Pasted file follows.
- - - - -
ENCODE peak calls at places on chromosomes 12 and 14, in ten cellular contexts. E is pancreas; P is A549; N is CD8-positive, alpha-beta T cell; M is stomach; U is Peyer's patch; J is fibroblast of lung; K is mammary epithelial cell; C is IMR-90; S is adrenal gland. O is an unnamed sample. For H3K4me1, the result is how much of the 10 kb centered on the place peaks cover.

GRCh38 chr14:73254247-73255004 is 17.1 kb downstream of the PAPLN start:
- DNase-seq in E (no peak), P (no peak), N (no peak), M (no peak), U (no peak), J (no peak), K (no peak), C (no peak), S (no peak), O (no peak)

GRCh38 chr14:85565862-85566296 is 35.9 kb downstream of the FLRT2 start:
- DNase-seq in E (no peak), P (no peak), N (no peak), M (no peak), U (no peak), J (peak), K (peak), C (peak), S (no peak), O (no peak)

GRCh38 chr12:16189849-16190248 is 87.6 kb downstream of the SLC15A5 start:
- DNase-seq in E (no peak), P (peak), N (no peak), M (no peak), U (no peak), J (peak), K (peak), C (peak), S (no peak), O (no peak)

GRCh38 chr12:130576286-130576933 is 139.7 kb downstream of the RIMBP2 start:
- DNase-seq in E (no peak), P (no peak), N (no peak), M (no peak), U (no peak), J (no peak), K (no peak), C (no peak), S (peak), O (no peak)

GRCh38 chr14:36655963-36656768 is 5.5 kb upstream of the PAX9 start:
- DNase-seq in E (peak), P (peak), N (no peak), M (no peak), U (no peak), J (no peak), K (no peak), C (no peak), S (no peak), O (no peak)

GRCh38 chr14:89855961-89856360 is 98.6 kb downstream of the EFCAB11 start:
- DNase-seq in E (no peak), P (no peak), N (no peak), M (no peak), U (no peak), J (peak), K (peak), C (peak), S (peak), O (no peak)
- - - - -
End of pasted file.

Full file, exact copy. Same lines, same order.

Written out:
ENCODE peak calls at places on chromosomes 12 and 14, in ten cellular contexts. E is pancreas; P is A549; N is CD8-positive, alpha-beta T cell; M is stomach; U is Peyer's patch; J is fibroblast of lung; K is mammary epithelial cell; C is IMR-90; S is adrenal gland. O is an unnamed sample. For H3K4me1, the result is how much of the 10 kb centered on the place peaks cover.

GRCh38 chr14:73254247-73255004 is 17.1 kb downstream of the PAPLN start:
- DNase-seq in E (no peak), P (no peak), N (no peak), M (no peak), U (no peak), J (no peak), K (no peak), C (no peak), S (no peak), O (no peak)

GRCh38 chr14:85565862-85566296 is 35.9 kb downstream of the FLRT2 start:
- DNase-seq in E (no peak), P (no peak), N (no peak), M (no peak), U (no peak), J (peak), K (peak), C (peak), S (no peak), O (no peak)

GRCh38 chr12:16189849-16190248 is 87.6 kb downstream of the SLC15A5 start:
- DNase-seq in E (no peak), P (peak), N (no peak), M (no peak), U (no peak), J (peak), K (peak), C (peak), S (no peak), O (no peak)

GRCh38 chr12:130576286-130576933 is 139.7 kb downstream of the RIMBP2 start:
- DNase-seq in E (no peak), P (no peak), N (no peak), M (no peak), U (no peak), J (no peak), K (no peak), C (no peak), S (peak), O (no peak)

GRCh38 chr14:36655963-36656768 is 5.5 kb upstream of the PAX9 start:
- DNase-seq in E (peak), P (peak), N (no peak), M (no peak), U (no peak), J (no peak), K (no peak), C (no peak), S (no peak), O (no peak)

GRCh38 chr14:89855961-89856360 is 98.6 kb downstream of the EFCAB11 start:
- DNase-seq in E (no peak), P (no peak), N (no peak), M (no peak), U (no peak), J (peak), K (peak), C (peak), S (peak), O (no peak)